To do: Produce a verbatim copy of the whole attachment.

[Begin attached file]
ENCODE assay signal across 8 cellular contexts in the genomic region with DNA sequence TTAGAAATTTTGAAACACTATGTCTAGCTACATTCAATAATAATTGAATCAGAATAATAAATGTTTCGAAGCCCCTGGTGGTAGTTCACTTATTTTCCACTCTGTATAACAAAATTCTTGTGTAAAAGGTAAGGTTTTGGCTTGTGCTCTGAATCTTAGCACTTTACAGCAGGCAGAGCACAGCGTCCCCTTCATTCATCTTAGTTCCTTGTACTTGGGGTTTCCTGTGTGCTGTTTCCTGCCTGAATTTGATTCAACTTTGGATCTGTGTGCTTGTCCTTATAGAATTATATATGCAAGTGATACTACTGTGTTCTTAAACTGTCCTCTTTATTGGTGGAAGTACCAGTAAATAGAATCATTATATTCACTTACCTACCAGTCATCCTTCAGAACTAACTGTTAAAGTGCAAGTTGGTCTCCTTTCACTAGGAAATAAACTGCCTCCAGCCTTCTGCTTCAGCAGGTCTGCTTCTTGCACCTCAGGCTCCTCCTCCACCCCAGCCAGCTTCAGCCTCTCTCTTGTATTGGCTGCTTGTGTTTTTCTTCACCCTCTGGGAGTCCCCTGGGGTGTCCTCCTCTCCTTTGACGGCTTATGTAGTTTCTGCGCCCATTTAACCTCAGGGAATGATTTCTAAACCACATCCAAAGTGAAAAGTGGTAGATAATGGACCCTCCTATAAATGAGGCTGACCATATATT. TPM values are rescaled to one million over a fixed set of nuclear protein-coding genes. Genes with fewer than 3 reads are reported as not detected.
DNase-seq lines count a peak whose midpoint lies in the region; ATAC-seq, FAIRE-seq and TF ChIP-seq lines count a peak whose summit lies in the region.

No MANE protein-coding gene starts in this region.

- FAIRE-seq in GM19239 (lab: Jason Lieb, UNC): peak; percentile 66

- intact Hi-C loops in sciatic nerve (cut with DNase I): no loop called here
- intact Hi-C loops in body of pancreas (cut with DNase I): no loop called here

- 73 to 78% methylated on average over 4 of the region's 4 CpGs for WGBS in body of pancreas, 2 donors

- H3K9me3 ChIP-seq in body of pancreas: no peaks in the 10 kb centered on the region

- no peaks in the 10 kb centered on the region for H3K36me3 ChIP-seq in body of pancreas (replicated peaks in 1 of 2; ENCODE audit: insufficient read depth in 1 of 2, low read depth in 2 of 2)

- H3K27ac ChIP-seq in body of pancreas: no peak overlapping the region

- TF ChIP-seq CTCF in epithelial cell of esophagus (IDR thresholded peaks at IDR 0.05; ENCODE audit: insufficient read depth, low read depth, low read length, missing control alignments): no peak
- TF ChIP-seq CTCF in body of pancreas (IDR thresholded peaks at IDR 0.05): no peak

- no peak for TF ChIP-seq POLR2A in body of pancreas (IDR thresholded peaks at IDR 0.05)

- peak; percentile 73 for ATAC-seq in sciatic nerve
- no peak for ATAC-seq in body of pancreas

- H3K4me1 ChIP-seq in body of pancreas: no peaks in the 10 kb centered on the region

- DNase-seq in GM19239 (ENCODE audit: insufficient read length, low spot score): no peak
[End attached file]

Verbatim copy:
ENCODE assay signal across 8 cellular contexts in the genomic region with DNA sequence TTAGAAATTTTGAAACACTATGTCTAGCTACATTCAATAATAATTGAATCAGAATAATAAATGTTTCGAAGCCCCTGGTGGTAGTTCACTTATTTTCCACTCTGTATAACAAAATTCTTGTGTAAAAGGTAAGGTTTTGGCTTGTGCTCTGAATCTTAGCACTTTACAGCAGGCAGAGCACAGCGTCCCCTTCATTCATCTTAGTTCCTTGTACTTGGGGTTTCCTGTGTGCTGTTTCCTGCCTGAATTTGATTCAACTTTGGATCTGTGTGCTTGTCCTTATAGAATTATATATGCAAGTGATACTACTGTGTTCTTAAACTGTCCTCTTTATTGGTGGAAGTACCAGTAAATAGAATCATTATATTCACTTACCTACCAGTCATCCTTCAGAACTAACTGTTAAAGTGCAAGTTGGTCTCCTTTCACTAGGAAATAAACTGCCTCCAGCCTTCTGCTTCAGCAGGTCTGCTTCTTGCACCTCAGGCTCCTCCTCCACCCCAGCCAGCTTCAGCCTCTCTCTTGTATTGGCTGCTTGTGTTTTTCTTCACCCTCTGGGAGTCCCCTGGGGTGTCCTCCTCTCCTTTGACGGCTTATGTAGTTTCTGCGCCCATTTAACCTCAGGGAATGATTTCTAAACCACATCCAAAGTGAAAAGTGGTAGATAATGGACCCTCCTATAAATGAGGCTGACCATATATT. TPM values are rescaled to one million over a fixed set of nuclear protein-coding genes. Genes with fewer than 3 reads are reported as not detected.
DNase-seq lines count a peak whose midpoint lies in the region; ATAC-seq, FAIRE-seq and TF ChIP-seq lines count a peak whose summit lies in the region.

No MANE protein-coding gene starts in this region.

- FAIRE-seq in GM19239 (lab: Jason Lieb, UNC): peak; percentile 66

- intact Hi-C loops in sciatic nerve (cut with DNase I): no loop called here
- intact Hi-C loops in body of pancreas (cut with DNase I): no loop called here

- 73 to 78% methylated on average over 4 of the region's 4 CpGs for WGBS in body of pancreas, 2 donors

- H3K9me3 ChIP-seq in body of pancreas: no peaks in the 10 kb centered on the region

- no peaks in the 10 kb centered on the region for H3K36me3 ChIP-seq in body of pancreas (replicated peaks in 1 of 2; ENCODE audit: insufficient read depth in 1 of 2, low read depth in 2 of 2)

- H3K27ac ChIP-seq in body of pancreas: no peak overlapping the region

- TF ChIP-seq CTCF in epithelial cell of esophagus (IDR thresholded peaks at IDR 0.05; ENCODE audit: insufficient read depth, low read depth, low read length, missing control alignments): no peak
- TF ChIP-seq CTCF in body of pancreas (IDR thresholded peaks at IDR 0.05): no peak

- no peak for TF ChIP-seq POLR2A in body of pancreas (IDR thresholded peaks at IDR 0.05)

- peak; percentile 73 for ATAC-seq in sciatic nerve
- no peak for ATAC-seq in body of pancreas

- H3K4me1 ChIP-seq in body of pancreas: no peaks in the 10 kb centered on the region

- DNase-seq in GM19239 (ENCODE audit: insufficient read length, low spot score): no peak